April 27, 2006
Contact: Jerry Carey
Phone: (856) 566-6171
Psychiatrist Warns That Sports Can Cause Stress in Young Athletes
STRATFORD—With a new round of youth sports blooming on area ball fields, a psychiatrist at the UMDNJ-School of Osteopathic Medicine is reminding parents that child and adolescent athletes can suffer emotional injuries that may not be as easy to see as the normal bumps and bruises of athletic competition.
"Professional athletes are mentally conditioned to accept and adjust to occasional failures," said Dr. Geetha Kumar, a child and adolescent psychiatrist at the UMDNJ-School of Osteopathic Medicine. "But children who are in the early stages of their athletic experience may have great difficulty coping with the stress of failure, even those children who also reach some level of success."
According to Dr. Kumar, the emotional stressors for young athletes include:
Parental expectations. Children who feel that they aren't meeting their parent's expectations may experience emotional stress.
Socialization. Children who have difficulty socializing with other kids or interacting in a larger group might not be able to perform.
Anxiety. Having to perform in a public setting can heighten the social anxiety common to many teens.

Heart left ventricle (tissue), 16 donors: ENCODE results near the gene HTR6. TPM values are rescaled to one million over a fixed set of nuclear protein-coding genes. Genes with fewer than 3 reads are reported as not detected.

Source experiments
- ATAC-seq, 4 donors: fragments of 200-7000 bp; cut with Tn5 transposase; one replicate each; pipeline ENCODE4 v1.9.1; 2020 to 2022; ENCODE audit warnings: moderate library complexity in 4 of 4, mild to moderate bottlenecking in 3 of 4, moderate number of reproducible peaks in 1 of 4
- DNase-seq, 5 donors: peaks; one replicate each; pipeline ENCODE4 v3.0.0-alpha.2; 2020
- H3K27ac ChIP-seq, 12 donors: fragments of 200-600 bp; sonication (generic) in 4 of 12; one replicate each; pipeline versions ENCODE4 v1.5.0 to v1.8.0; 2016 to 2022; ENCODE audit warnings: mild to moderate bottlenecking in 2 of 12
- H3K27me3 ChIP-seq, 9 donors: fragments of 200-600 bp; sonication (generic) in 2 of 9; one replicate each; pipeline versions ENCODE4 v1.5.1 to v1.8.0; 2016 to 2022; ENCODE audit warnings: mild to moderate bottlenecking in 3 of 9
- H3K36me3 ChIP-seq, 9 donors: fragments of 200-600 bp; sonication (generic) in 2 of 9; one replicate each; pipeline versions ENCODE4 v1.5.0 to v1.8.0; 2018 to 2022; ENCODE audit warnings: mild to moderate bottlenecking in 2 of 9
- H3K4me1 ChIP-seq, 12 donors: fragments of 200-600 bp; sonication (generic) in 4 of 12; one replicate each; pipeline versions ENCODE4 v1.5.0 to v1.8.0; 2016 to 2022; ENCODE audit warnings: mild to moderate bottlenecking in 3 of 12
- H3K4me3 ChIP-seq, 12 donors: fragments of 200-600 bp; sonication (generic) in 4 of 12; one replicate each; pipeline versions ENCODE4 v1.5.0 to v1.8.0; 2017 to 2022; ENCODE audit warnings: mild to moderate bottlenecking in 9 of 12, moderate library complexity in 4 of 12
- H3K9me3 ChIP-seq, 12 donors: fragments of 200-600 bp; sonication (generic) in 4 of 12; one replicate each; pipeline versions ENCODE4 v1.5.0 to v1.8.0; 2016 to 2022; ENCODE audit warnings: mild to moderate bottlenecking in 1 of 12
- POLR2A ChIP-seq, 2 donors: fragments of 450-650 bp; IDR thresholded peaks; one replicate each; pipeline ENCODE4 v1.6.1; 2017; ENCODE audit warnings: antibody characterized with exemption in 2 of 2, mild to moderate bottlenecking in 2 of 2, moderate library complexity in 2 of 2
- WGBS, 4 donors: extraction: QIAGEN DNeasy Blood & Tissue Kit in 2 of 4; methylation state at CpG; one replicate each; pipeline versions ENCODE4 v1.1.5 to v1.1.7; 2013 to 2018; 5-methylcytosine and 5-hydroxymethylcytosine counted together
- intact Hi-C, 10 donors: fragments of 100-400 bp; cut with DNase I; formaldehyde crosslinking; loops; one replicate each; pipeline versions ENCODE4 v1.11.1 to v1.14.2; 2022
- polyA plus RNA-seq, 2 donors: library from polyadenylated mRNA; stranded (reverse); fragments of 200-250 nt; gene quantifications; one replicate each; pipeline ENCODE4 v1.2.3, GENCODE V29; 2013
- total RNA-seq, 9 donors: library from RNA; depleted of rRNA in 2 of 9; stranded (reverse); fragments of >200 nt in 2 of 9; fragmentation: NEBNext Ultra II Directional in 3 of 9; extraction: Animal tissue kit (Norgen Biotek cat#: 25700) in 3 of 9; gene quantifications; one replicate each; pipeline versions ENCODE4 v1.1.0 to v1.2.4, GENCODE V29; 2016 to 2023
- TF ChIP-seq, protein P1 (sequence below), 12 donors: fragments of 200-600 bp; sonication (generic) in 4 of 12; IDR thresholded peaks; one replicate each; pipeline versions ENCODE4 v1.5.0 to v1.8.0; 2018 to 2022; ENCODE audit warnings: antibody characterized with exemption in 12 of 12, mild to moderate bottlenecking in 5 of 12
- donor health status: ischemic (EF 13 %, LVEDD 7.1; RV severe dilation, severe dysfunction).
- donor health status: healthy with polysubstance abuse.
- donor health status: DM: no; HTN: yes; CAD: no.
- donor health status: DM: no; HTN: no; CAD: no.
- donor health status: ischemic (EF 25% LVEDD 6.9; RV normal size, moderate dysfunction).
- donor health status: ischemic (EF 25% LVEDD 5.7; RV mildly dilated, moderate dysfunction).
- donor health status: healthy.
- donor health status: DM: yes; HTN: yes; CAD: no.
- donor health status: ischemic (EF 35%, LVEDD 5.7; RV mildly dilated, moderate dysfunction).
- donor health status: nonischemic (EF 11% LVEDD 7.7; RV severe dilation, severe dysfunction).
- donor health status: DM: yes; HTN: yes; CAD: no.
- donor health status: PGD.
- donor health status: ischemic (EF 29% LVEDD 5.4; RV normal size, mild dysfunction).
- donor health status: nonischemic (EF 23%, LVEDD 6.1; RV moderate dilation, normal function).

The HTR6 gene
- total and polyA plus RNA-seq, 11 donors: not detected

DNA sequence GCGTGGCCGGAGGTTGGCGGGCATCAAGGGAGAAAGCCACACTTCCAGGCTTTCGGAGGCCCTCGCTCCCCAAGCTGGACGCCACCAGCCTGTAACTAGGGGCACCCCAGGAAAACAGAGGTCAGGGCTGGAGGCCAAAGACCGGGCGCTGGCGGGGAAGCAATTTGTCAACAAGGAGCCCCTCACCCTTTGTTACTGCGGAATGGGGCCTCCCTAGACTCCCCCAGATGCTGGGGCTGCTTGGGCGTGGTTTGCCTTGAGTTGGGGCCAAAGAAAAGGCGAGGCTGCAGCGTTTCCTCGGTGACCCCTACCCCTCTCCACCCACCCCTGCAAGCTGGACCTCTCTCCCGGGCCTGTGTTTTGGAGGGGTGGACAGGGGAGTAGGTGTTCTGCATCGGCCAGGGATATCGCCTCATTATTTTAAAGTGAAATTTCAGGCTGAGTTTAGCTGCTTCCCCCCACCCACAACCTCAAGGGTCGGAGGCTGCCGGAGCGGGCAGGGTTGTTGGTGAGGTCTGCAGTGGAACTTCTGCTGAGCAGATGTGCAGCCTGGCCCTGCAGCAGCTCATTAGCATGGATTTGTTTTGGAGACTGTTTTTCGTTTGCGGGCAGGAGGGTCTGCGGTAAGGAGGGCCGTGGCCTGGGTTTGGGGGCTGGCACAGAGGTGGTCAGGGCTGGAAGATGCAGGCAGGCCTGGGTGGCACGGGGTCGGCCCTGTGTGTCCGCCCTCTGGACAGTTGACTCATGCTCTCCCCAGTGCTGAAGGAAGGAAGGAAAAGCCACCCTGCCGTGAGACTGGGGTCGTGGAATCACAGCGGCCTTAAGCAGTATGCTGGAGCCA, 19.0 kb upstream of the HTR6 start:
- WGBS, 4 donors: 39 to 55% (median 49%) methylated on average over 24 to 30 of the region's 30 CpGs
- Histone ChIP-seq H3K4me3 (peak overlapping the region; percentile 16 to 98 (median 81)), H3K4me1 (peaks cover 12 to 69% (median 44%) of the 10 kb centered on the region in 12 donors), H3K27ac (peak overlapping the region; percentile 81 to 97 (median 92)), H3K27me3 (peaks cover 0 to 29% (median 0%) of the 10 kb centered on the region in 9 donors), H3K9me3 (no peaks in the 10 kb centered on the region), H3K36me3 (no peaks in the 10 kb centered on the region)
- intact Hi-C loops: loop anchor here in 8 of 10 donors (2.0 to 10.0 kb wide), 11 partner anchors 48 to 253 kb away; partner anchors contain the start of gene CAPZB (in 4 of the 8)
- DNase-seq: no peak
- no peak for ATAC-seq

Attention deficit disorder. Kids who have attention problems might have difficulty following directions during a sports activity.
Conflict with coaches. Teenage rebellion may affect an adolescent's ability to listen and interact with authority, which could lead to problems.
Depression. Teenagers can become depressed and have mood swings, affecting their ability to perform.
Body image. Adolescent girls who play sports that require certain body shape and weight may develop eating disorders.
"The single best antidote for stress is a healthy parental attitude towards athletic competition," Dr. Kumar said. "Remember your children are not competing for you, and your role is to encourage them and to help them learn to cope with both victory and defeat."
Dr. Kumar offered these tips for parents of young athletes: Be available and supportive. Encourage their participation, but make sure sports don't dominate their lives. Let children know that they can play sports just for fun. If your child has a bad experience during a game or practice, talk about it, but don’t blame other children or the coach. Do not interfere with coaching. If your children are unable to play sports, identify and cultivate other strengths they have. If your child is having a difficulty socially or emotionally, seek professional help.
April is National Youth Sports Safety Month. To request an interview with
Dr. Kumar, please contact Jerry Carey at (856) 566-6171 or (973) 972-3000.